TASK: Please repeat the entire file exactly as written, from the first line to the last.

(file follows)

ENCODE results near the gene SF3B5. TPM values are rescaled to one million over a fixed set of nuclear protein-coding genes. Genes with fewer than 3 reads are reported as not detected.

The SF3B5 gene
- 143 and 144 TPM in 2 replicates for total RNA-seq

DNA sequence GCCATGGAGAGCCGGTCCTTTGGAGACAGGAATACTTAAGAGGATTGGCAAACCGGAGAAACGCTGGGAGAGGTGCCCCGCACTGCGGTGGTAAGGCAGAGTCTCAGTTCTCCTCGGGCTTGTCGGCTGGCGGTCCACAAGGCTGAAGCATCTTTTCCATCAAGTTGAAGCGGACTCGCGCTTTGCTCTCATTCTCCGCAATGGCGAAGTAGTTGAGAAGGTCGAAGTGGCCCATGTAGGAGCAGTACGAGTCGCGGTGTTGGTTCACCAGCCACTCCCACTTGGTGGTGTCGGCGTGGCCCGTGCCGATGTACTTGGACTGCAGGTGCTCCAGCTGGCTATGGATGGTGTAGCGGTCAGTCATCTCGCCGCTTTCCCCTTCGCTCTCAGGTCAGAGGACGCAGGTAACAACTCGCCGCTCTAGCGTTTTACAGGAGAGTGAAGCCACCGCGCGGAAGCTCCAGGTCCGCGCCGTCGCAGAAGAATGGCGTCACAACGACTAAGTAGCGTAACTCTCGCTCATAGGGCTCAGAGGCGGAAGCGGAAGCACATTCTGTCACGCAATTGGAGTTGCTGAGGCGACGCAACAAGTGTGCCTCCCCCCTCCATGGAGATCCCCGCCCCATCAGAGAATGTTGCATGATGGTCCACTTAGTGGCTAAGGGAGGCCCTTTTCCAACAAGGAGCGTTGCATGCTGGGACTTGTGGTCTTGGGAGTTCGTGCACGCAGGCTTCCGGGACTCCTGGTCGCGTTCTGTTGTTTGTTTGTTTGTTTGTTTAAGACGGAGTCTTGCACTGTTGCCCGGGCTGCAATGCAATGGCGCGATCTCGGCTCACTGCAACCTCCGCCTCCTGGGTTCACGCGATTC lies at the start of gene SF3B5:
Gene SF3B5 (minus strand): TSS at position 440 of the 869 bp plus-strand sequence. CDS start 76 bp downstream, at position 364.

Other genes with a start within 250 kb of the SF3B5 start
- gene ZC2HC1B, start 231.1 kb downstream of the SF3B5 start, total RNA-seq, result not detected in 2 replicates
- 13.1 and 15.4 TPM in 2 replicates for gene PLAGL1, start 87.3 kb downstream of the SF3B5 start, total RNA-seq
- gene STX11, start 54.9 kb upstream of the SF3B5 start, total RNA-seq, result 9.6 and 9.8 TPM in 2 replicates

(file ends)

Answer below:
ENCODE results near the gene SF3B5. TPM values are rescaled to one million over a fixed set of nuclear protein-coding genes. Genes with fewer than 3 reads are reported as not detected.

The SF3B5 gene
- 143 and 144 TPM in 2 replicates for total RNA-seq

DNA sequence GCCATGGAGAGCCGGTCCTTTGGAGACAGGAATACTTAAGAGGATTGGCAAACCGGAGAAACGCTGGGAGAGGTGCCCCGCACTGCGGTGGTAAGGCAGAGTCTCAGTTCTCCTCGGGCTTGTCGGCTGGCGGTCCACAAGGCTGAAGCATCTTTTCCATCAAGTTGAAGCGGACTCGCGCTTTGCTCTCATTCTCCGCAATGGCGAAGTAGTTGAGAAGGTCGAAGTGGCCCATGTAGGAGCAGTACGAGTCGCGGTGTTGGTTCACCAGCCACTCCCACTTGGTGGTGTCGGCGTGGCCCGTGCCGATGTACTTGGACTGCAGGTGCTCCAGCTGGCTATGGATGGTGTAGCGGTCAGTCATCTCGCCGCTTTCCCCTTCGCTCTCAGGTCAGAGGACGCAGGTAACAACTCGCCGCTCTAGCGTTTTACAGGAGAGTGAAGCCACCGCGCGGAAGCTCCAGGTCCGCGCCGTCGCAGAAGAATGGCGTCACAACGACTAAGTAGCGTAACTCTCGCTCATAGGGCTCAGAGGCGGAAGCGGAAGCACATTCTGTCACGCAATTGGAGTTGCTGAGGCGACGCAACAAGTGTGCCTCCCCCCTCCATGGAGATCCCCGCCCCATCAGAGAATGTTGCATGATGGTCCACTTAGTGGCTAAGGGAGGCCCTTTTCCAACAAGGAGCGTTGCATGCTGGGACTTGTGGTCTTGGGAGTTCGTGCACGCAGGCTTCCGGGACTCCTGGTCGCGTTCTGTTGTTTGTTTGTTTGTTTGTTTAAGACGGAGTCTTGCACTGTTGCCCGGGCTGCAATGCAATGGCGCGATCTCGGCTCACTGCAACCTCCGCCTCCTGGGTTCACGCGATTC lies at the start of gene SF3B5:
Gene SF3B5 (minus strand): TSS at position 440 of the 869 bp plus-strand sequence. CDS start 76 bp downstream, at position 364.

Other genes with a start within 250 kb of the SF3B5 start
- gene ZC2HC1B, start 231.1 kb downstream of the SF3B5 start, total RNA-seq, result not detected in 2 replicates
- 13.1 and 15.4 TPM in 2 replicates for gene PLAGL1, start 87.3 kb downstream of the SF3B5 start, total RNA-seq
- gene STX11, start 54.9 kb upstream of the SF3B5 start, total RNA-seq, result 9.6 and 9.8 TPM in 2 replicates